Tuesday, October 25, 2005

Book of the month

We already have a favorite prescient cartoon, now for our favorite prescient book. (See here for the latest developments. Has Fitz flipped Libby?)

Worse Than Watergate: The Secret Presidency of George W. Bush by John Dean.

For those who don't recall the name, John Dean was Nixon's White House counsel (not to be confused with Harriet Miers), who turned witness for the prosecution and pled guilty to obstruction of justice. It takes one to know one. You can't con a con man. Don't kid a kidder, etc., etc.

From the reviews:

John Dean goes further back, seeing in Bush all the secrecy and scandal of Dean's former boss, the notorious Richard Nixon. The difference, as the title of Dean's book indicates, is that Bush is a heck of a lot worse. While the book provides insightful snippets of the way Nixon used to do business, it offers them to shed light on the practices of Bush. In Dean's estimation, the secrecy with which Bush and Dick Cheney govern is not merely a preferred system of management but an obsessive strategy meant to conceal a deeply troubling agenda of corporate favoritism and a dramatic growth in unchecked power for the executive branch that put at risk the lives of American citizens, civil liberties, and the Constitution.

...For a convicted felon, John Dean is an exceptional author. I remember reading his own recollections of the Watergate affair and his own association with the subsequent events that led both to his own denouement and the resignation of Richard Nixon in disgrace in "Blind Ambition" in the mid 1970s. Once again he weighs in impressively by building a very strong circumstantial case for the investigation and possible prosecution of President George W. Bush for criminal actions that Dean terms to be indeed, "worst than those of Watergate". Culling from public records and the recollections of other eye-witnesses, Dean shows how Mr. Bush has systematically exaggerated, embellished, and engineered a series of preverifications and outright lies to the American public in an effort to convince us of the need for military intervention in Iraq.


Anonymous said...

Nixon at least was competent when it came to foreign policy(like success in China); the current prez is an intellectual cipher.

The current admin has weakened the US militarily, economically and diplomatically considerably. No matter who becomes the next president, I think it will take decades before the US regains the authority in the world, which is a real shame for the whole world. The "thumbing the nose at the rest of the world" foreign policy has been a total disaster whose effects we have yet to feel.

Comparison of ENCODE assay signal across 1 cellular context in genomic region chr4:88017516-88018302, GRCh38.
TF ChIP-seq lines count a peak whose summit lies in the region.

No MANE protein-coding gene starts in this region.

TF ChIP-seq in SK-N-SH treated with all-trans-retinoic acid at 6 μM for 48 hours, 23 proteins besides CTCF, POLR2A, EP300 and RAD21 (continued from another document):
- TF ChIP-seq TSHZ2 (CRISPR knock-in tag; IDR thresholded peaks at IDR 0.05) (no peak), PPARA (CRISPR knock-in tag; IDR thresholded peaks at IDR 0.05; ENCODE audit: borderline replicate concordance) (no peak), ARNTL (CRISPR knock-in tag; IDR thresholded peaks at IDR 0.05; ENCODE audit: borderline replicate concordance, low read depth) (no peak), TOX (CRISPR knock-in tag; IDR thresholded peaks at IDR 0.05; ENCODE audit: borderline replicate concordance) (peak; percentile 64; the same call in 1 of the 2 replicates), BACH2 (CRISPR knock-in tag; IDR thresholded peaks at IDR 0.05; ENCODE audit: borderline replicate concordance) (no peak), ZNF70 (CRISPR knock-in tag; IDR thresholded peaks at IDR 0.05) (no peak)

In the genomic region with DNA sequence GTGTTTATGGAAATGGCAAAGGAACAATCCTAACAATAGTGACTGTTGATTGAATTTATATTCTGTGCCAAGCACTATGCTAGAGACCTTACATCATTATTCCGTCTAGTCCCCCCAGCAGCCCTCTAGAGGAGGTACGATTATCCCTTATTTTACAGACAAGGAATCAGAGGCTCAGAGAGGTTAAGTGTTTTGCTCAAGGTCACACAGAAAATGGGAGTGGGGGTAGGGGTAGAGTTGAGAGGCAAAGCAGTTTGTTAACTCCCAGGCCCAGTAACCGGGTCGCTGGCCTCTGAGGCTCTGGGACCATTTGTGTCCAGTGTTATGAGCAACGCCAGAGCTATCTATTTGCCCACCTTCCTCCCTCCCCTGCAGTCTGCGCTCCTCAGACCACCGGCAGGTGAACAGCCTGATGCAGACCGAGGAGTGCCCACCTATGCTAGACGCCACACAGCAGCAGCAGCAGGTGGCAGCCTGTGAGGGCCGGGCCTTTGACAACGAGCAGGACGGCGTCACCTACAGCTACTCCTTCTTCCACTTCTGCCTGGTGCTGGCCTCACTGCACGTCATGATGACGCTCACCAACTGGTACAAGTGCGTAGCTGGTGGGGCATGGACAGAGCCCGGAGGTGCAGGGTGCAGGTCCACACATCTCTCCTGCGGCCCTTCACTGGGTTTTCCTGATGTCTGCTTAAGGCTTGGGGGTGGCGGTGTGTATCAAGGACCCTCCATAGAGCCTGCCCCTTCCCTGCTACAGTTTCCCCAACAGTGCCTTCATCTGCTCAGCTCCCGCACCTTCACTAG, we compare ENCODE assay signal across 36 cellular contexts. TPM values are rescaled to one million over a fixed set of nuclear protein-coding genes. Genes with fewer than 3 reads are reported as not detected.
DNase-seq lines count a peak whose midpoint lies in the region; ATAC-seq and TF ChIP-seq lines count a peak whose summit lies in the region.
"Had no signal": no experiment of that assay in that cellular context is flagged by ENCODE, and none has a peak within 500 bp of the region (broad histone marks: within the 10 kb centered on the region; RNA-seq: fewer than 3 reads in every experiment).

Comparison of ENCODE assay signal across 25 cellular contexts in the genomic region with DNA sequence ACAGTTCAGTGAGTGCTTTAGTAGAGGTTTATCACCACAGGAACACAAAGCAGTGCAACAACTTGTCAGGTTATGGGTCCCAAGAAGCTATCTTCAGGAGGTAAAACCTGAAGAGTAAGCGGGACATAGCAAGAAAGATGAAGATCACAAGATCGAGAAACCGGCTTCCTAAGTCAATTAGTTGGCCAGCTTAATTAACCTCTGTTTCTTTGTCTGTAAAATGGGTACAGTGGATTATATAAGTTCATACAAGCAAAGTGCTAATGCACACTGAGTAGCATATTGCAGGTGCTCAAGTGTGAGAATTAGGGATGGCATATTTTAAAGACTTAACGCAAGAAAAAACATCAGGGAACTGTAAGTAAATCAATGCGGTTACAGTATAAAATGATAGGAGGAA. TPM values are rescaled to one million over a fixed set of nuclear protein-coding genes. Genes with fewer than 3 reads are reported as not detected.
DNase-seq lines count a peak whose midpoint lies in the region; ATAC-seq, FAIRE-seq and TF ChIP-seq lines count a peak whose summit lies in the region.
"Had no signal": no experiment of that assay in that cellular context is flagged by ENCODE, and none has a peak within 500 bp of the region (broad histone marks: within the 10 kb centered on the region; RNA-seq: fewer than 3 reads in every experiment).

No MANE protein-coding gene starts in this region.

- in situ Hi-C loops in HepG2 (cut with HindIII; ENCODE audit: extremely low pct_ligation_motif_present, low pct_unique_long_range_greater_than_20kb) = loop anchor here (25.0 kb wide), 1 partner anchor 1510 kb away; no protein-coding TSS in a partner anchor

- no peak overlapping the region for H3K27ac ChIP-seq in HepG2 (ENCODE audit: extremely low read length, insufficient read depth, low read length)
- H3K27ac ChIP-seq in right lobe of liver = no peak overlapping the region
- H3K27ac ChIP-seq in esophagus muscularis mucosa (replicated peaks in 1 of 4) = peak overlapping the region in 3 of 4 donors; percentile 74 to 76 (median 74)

This is, I think, undoubtedly the worst admin in recent times(I do not know how it compares with Coolidge or others in previous century). The corruption, venality and vindictiveness is breathtaking. I believe Akerlof said, in response one of Bush's tax cuts, that "what we have here is a form of looting". Very true.

And why did we get him? Because a significant fraction of American despises the intellectuals, or people with nuanced views---"the revenge of the C graders"(what Roy Schwitters said after SSC cancellation).

I do hope Fitz is as good as they say(not like Hutton, for example); all signs so far point to that.
Otherwise, we are a banana republic.
While I have seen a lot of corruption in India, this is definitely worse than whatever I have ever seen.

BTW, thanks for recommending an excellent site


Steve Hsu said...


I often wonder whether the quality of government in a democratic country would improve drastically with increasing average IQ (or similar equivalent) of the population.

Take Plamegate, for instance. How many voters can grasp the meaning of rule of law, or obstruction of justice or the rules for handling classified information? How many will be easily misled by Republican talking points? How many know that we found no WMD in Iraq? How many recall the justification for the war? Well, those numbers go up monotonically with the ability to process complex information...

Anonymous said...


I wholeheartedly agree.

I think another difference is that people here are more trusting of their pols; in India, by default everyone believes that all pols are crooks! Here, "charisma" can mask a lot of things.

Americans carry so little historical baggage, compared to anywhere else and there is the sense that "anything is possible", and society is a lot less hierarchical(despite economic inequalities). I believe this is quintessentially American. For instance, India will produce a lot of very good engineers, but not true visionaries like Steve Jobs(who could not have gotten into IIT). Asia and Europe are also hierarchical. "How can a high-school dropout be better than a top IIT grad?" will be the reasoning anywhere else.

So yes, combine "anything is possible attitude" with "high IQ" and "little historical and social baggage" and you have the perfect democracy!


Anonymous said...

I don't think it's as simple as IQ. Look at how many people in our elite media, who probably have IQ's well above average, allow themselves to be repeatedly snookered by not particularly clever spinning and deception. People like Jackob Weisberg, Richard Cohen, and half the reporters at the New York times.

Of course, in the case of reporters and pundits, one could argue that it is a case of professional interests overruling IQ. Who was it that said "it's hard to make a man understand something when his job depends on him not understanding it".

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